The Elvis, at Peanut Butter & Co. Not sure what inspired this one.Photo: Melissa Hom
National Peanut Month — like National Baked Bean Month (July) and National Accordion Awareness Month (June) — comes but once a year, and that means celebrating, Peter Pan salmonella outbreak notwithstanding. Our top five nut-butter sandwiches, below.
1. The Elvis at Peanut Butter & Co.
Excellent peanut butter, honey, sliced banana, and optional (but recommended) bacon on white toast. Historical culinary note: In what might be the most famous case of the munchies, Elvis flew from Memphis to Denver on his private jet just to sample the progenitor of this fine sandwich, which was a loaf of Italian bread sliced lengthwise, a jar of Jif, a jar of jelly, and a pound of bacon. It was meant for sharing, but Elvis wolfed one down all by himself. 240 Sullivan St., nr. W. 3rd St.; 212-677-3995.
2. Chunky Peanut Butter & Jelly triple-decker at ‘Wichcraft.
They grind their own peanut butter, make their own seasonally inspired jelly (rhubarb in the spring, Concord grape in the fall, and currently plum), and ingeniously layer it between three slices of Pullman-style bread with the jelly on the top and the peanut butter on the bottom, preventing this lofty concoction from becoming a soggy mess. 60 E. 8th St., nr. Broadway; 212-942-4272, and other Manhattan locations.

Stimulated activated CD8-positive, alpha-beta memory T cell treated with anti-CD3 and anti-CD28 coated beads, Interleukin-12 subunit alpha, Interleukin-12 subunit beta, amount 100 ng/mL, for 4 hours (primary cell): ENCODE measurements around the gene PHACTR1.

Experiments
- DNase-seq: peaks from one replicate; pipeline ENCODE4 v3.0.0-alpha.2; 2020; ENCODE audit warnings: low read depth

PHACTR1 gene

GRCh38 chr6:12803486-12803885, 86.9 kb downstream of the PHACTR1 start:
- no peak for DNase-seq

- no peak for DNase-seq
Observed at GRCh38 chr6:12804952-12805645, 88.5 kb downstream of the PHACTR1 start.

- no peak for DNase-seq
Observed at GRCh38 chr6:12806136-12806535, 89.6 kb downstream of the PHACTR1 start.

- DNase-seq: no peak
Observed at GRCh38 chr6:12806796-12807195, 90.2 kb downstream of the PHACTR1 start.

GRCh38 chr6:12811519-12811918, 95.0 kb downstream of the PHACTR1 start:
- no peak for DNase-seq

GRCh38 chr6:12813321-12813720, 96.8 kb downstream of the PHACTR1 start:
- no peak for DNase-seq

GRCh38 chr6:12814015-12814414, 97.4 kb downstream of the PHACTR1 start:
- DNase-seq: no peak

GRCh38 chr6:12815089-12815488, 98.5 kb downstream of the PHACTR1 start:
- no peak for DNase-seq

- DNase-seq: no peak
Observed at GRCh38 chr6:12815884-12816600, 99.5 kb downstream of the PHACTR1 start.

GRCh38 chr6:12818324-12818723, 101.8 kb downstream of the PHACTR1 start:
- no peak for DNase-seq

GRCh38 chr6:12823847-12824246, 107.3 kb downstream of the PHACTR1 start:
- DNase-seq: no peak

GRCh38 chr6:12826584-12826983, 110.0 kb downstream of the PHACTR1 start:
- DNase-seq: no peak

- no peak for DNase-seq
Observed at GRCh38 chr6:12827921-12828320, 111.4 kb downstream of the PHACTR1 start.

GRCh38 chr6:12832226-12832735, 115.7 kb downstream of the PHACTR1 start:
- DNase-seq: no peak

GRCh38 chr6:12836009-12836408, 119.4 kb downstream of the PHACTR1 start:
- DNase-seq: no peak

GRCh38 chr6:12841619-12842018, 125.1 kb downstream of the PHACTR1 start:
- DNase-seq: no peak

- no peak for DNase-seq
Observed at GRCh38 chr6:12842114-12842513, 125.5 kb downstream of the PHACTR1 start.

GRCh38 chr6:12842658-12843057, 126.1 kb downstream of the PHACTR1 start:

3. Peanut butter, banana, coconut, and ginger at City Bakery.
Consider this an Asian-inspired Elvis of sorts, and a good one; it’s smooshed together in a panini press and available at the lunch counter only. 3 W. 18th St., nr. Sixth Ave.; 212-366-1414.
4. The Memphis at Swich.
Amy’s golden-raisin semolina bread lends this variation on an Elvis (peanut butter, banana, and honey) an unusual flavor profile thanks mainly to the fennel seeds in the bread. In the current peanut-butter-sandwich fashion, it’s pressed and served warm with Dum Dums lollipops to complete the childhood regression. 104 Eighth Avenue, nr. 15th St.; 212-488-4800.
5. CB&J; at Bouchon Bakery.
This Thomas Keller creation doesn’t really count since it’s made with rich cashew butter instead of plebeian peanut, but it’s a good alternative for peanut-allergy sufferers, if not entirely in keeping with the spirit of National Peanut Month. It’s layered with apricot jam between two thick slices of brioche and meticulously squooshed in the sandwich press until the lavishly buttered bread acquires a St. Tropez tan. 10 Columbus Circle, at 59th St., third fl.; 212-823-9366. — Rob Patronite and Robin Raisfeld